Kentucky Re-entry Universal Payload System (KRUPS): Overview of flight test via high-altitude balloon

John D. John, J. Tyler Nichols, Collin J. Dietz, Page Askins, Kirsten F. Ford, Andrew Perry, William T. William, Alexandre Martin

Research output: Chapter in Book/Report/Conference proceedingConference contributionpeer-review

Abstract

The Kentucky Re-entry Universal Payload System (KRUPS) is a small re-entry capsule designed as a technology testbed. For its first incarnation, KRUPS has been designed to test Thermal Protection System (TPS) material and instrumentation. TPS are used to protect spacecraft, and its payload, from the extreme conditions of planetary entry. KRUPS has been developed at the University of Kentucky over the past 6 years. This specific launch aimed to produce system verification, software implementation, and launch qualifications, using an atmospheric balloon platform. The capsule released from the balloon in this experiment, was designed to transmit data using the Iridium satellite network. Recovery of the capsule was planned, using a parachute that aimed at preventing a crash landing and thus protecting the internal components. The capsule was activated and ejected as planned. Thermal measurements of the TPS were received by the capsule as it returned to Earth. This satisfied the main objective of the flight. However, the capsule did not have a successful parachute deployment, due to a timing issue. Therefore, the capsule was not able to be recovered in one piece. The thermal data measured during the descent of this capsule demonstrated the insulative properties of the TPS.

Original languageEnglish
Title of host publicationAIAA AVIATION 2022 Forum
DOIs
StatePublished - 2022
EventAIAA AVIATION 2022 Forum - Chicago, United States
Duration: Jun 27 2022Jul 1 2022

Publication series

NameAIAA AVIATION 2022 Forum

Conference

ConferenceAIAA AVIATION 2022 Forum
Country/TerritoryUnited States
CityChicago
Period6/27/227/1/22

Bibliographical note

Funding Information:
for this project was provided by NASA Flight Opportunities. The KRUPS team would like to thank R. Nolin (U. of Kentucky) for his contribution to the testing of the hardware. The team would like to thank J. Loredo for his contribution to the flight computer software. Thanks to K. Ford (U. of Kentucky) for acquiring the pin puller from TiNi. The KRUPS team would like to thank the senior design team for their contribution to the project in the form of the parachute video camera. Special thanks to P. Askins and J. Boggs of the senior design team for their contributions to the balloon flight in Madras, Oregon. Thanks to B. Childers (U. of Kentucky) for fabricating the back shell. Also thanks to F. Taylor (U. of Kentucky) for the fabrication of the TPS and KREM. Additional thanks to TiNi for the pin puller. The team would especially like to thank the people of Near Space Corporation for their massive amount of help in integration, flight and recovery of the KRUPS capsule. Special thanks to A. Knutson, K. Tucker, T. Lachenmeier and D. Henderson (NSC). Finally, the team would like to thank P. De Leon (NASA Ames) for his oversight of this entire KRUPS project.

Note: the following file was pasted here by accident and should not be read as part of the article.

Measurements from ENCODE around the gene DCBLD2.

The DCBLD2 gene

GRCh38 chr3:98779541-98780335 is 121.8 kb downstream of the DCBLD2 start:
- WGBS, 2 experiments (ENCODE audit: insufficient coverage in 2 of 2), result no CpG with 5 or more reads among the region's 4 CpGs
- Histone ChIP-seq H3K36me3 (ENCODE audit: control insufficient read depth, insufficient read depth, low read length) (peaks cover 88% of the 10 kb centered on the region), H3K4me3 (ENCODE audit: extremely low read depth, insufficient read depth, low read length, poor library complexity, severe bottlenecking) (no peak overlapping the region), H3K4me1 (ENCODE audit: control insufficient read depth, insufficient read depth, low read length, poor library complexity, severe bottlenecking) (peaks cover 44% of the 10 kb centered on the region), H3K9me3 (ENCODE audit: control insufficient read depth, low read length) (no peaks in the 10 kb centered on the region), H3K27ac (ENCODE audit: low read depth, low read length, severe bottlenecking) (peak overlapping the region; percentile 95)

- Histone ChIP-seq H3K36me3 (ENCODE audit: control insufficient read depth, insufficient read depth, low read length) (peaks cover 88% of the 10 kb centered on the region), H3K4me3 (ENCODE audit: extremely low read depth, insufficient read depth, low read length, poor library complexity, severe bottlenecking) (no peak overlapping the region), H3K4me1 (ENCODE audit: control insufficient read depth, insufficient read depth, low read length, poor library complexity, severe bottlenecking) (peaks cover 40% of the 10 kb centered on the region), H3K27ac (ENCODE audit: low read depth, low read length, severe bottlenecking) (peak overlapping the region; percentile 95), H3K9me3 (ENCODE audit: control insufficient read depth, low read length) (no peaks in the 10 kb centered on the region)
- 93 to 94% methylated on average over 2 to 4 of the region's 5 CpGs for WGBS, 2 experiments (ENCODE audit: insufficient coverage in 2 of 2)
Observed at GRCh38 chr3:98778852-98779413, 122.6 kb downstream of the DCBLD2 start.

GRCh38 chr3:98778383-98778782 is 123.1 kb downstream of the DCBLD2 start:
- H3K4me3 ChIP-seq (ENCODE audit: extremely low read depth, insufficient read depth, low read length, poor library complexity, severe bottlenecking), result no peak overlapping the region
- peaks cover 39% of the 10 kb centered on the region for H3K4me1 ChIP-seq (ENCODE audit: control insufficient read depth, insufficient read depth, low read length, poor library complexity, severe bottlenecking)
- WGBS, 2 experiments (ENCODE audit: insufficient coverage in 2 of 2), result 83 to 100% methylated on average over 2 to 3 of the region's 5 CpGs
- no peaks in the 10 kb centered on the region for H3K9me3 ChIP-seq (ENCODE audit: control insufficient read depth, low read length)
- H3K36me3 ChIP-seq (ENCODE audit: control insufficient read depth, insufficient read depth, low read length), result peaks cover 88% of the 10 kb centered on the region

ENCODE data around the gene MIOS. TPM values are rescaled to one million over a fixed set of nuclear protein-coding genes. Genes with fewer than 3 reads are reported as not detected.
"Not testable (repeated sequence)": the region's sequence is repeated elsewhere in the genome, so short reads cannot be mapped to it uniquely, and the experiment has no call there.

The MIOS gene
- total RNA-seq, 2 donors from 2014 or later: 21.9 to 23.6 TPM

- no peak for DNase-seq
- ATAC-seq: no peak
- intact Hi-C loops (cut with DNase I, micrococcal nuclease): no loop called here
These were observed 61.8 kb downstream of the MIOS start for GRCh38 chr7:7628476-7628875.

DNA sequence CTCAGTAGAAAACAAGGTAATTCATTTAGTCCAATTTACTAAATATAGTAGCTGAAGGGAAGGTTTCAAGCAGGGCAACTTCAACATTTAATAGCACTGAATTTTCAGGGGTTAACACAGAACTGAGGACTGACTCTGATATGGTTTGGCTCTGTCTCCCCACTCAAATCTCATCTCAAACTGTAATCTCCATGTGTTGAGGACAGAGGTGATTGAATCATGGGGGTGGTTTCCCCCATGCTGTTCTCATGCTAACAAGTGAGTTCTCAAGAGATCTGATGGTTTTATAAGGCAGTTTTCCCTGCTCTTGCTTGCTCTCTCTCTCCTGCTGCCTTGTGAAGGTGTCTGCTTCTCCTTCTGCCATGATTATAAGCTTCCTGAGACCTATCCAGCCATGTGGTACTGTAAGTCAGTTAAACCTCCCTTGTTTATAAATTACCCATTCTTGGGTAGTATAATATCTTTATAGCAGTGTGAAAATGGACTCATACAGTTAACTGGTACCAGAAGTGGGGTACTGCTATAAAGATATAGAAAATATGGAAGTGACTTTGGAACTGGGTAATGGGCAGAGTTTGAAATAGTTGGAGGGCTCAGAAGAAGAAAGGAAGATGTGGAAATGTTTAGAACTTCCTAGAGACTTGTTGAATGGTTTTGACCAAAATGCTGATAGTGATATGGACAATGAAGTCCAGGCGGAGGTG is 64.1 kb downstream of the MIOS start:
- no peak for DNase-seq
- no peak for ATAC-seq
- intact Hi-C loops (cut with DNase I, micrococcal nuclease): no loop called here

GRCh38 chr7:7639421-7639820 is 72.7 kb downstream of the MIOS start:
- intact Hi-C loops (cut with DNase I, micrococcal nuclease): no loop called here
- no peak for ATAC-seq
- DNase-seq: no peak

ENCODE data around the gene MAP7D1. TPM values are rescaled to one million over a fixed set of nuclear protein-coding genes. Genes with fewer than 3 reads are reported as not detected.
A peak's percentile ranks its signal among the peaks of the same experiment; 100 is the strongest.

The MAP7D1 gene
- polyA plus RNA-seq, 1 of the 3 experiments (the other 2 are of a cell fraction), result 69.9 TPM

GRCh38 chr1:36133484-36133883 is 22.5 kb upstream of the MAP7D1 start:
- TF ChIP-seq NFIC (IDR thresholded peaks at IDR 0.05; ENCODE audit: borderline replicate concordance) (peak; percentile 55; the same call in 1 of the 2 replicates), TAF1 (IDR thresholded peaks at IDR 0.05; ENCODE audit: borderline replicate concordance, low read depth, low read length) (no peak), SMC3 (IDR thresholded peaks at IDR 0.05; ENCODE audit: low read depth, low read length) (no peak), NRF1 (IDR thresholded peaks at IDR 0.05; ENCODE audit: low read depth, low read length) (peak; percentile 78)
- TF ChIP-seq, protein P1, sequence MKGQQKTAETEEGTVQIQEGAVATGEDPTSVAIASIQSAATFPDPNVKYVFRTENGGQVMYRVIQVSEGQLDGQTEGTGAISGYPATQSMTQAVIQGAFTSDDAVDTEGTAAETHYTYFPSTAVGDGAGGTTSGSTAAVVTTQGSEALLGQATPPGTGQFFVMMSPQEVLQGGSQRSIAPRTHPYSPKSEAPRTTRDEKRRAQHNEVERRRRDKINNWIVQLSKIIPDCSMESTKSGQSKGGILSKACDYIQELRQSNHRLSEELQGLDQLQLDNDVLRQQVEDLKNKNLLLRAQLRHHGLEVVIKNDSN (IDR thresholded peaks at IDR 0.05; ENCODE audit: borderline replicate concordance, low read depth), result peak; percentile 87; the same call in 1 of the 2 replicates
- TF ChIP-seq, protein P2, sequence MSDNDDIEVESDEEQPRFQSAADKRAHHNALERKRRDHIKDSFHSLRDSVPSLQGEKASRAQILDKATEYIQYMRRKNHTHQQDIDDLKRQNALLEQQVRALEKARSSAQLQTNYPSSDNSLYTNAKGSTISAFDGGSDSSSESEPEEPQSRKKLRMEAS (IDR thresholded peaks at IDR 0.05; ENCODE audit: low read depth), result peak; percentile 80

Funding Information:
Funding for this project was provided by NASA Flight Opportunities. The KRUPS team would like to thank R. Nolin (U. of Kentucky) for his contribution to the testing of the hardware. The team would like to thank J. Loredo for his contribution to the flight computer software. Thanks to K. Ford (U. of Kentucky) for acquiring the pin puller from TiNi. The KRUPS team would like to thank the senior design team for their contribution to the project in the form of the parachute video camera. Special thanks to P. Askins and J. Boggs of the senior design team for their contributions to the balloon flight in Madras, Oregon. Thanks to B. Childers (U. of Kentucky) for fabricating the back shell. Also thanks to F. Taylor (U. of Kentucky) for the fabrication of the TPS and KREM. Additional thanks to TiNi for the pin puller. The team would especially like to thank the people of Near Space Corporation for their massive amount of help in integration, flight and recovery of the KRUPS capsule. Special thanks to A. Knutson, K. Tucker, T. Lachenmeier and D. Henderson (NSC). Finally, the team would like to thank P. De Leon (NASA Ames) for his oversight of this entire KRUPS project.

Publisher Copyright:
© 2022, American Institute of Aeronautics and Astronautics Inc, AIAA. All rights reserved.

ASJC Scopus subject areas

  • Energy Engineering and Power Technology
  • Nuclear Energy and Engineering
  • Aerospace Engineering

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